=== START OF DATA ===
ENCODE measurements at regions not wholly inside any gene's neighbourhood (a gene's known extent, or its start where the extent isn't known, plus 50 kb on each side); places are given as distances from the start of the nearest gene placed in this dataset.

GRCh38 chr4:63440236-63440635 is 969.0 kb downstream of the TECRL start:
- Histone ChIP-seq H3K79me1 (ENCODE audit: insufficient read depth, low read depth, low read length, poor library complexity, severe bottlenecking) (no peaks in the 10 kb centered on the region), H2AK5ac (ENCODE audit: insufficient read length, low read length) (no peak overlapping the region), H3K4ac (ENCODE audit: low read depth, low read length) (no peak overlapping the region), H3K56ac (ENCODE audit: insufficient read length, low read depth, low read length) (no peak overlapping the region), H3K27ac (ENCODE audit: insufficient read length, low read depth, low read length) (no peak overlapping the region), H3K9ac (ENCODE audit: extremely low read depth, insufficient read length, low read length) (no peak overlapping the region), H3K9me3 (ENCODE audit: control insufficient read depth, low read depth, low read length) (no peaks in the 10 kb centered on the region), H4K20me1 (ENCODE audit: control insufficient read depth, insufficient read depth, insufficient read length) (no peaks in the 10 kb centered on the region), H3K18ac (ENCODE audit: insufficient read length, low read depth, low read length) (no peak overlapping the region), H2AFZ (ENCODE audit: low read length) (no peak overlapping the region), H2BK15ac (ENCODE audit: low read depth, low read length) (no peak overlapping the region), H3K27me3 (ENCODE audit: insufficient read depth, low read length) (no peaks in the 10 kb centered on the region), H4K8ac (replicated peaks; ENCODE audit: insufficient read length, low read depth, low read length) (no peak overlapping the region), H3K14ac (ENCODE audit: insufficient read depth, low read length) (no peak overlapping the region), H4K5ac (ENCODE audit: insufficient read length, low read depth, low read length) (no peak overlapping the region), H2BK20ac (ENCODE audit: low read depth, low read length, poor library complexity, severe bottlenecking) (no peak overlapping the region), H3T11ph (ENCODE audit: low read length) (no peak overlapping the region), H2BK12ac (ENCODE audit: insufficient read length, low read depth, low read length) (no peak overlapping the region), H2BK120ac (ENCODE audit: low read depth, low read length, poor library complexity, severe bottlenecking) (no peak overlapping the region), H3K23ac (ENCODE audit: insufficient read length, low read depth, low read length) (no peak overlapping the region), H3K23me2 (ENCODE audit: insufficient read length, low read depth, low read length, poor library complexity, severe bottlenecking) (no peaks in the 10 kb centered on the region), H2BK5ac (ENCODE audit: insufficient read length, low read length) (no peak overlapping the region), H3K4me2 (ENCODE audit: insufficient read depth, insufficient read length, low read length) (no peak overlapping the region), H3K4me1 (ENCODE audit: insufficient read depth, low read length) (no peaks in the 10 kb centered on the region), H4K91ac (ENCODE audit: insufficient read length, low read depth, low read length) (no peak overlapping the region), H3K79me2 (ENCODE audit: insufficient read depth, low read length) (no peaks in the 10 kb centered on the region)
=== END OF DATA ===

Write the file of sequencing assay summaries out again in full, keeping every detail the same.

ENCODE measurements at regions not wholly inside any gene's neighbourhood (a gene's known extent, or its start where the extent isn't known, plus 50 kb on each side); places are given as distances from the start of the nearest gene placed in this dataset.

GRCh38 chr4:63440236-63440635 is 969.0 kb downstream of the TECRL start:
- Histone ChIP-seq H3K79me1 (ENCODE audit: insufficient read depth, low read depth, low read length, poor library complexity, severe bottlenecking) (no peaks in the 10 kb centered on the region), H2AK5ac (ENCODE audit: insufficient read length, low read length) (no peak overlapping the region), H3K4ac (ENCODE audit: low read depth, low read length) (no peak overlapping the region), H3K56ac (ENCODE audit: insufficient read length, low read depth, low read length) (no peak overlapping the region), H3K27ac (ENCODE audit: insufficient read length, low read depth, low read length) (no peak overlapping the region), H3K9ac (ENCODE audit: extremely low read depth, insufficient read length, low read length) (no peak overlapping the region), H3K9me3 (ENCODE audit: control insufficient read depth, low read depth, low read length) (no peaks in the 10 kb centered on the region), H4K20me1 (ENCODE audit: control insufficient read depth, insufficient read depth, insufficient read length) (no peaks in the 10 kb centered on the region), H3K18ac (ENCODE audit: insufficient read length, low read depth, low read length) (no peak overlapping the region), H2AFZ (ENCODE audit: low read length) (no peak overlapping the region), H2BK15ac (ENCODE audit: low read depth, low read length) (no peak overlapping the region), H3K27me3 (ENCODE audit: insufficient read depth, low read length) (no peaks in the 10 kb centered on the region), H4K8ac (replicated peaks; ENCODE audit: insufficient read length, low read depth, low read length) (no peak overlapping the region), H3K14ac (ENCODE audit: insufficient read depth, low read length) (no peak overlapping the region), H4K5ac (ENCODE audit: insufficient read length, low read depth, low read length) (no peak overlapping the region), H2BK20ac (ENCODE audit: low read depth, low read length, poor library complexity, severe bottlenecking) (no peak overlapping the region), H3T11ph (ENCODE audit: low read length) (no peak overlapping the region), H2BK12ac (ENCODE audit: insufficient read length, low read depth, low read length) (no peak overlapping the region), H2BK120ac (ENCODE audit: low read depth, low read length, poor library complexity, severe bottlenecking) (no peak overlapping the region), H3K23ac (ENCODE audit: insufficient read length, low read depth, low read length) (no peak overlapping the region), H3K23me2 (ENCODE audit: insufficient read length, low read depth, low read length, poor library complexity, severe bottlenecking) (no peaks in the 10 kb centered on the region), H2BK5ac (ENCODE audit: insufficient read length, low read length) (no peak overlapping the region), H3K4me2 (ENCODE audit: insufficient read depth, insufficient read length, low read length) (no peak overlapping the region), H3K4me1 (ENCODE audit: insufficient read depth, low read length) (no peaks in the 10 kb centered on the region), H4K91ac (ENCODE audit: insufficient read length, low read depth, low read length) (no peak overlapping the region), H3K79me2 (ENCODE audit: insufficient read depth, low read length) (no peaks in the 10 kb centered on the region)